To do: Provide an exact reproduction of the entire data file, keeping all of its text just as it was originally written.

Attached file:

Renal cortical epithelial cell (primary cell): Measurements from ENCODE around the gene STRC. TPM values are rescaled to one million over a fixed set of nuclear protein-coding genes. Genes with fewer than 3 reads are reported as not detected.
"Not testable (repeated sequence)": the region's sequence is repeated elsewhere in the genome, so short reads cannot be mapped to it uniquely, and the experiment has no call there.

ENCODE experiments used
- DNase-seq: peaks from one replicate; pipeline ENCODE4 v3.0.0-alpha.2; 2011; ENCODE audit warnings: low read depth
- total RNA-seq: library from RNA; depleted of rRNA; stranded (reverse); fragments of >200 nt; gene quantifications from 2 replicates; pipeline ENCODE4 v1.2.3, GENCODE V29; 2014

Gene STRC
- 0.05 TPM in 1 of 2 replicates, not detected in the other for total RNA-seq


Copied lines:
Renal cortical epithelial cell (primary cell): Measurements from ENCODE around the gene STRC. TPM values are rescaled to one million over a fixed set of nuclear protein-coding genes. Genes with fewer than 3 reads are reported as not detected.
"Not testable (repeated sequence)": the region's sequence is repeated elsewhere in the genome, so short reads cannot be mapped to it uniquely, and the experiment has no call there.

ENCODE experiments used
- DNase-seq: peaks from one replicate; pipeline ENCODE4 v3.0.0-alpha.2; 2011; ENCODE audit warnings: low read depth
- total RNA-seq: library from RNA; depleted of rRNA; stranded (reverse); fragments of >200 nt; gene quantifications from 2 replicates; pipeline ENCODE4 v1.2.3, GENCODE V29; 2014

Gene STRC
- 0.05 TPM in 1 of 2 replicates, not detected in the other for total RNA-seq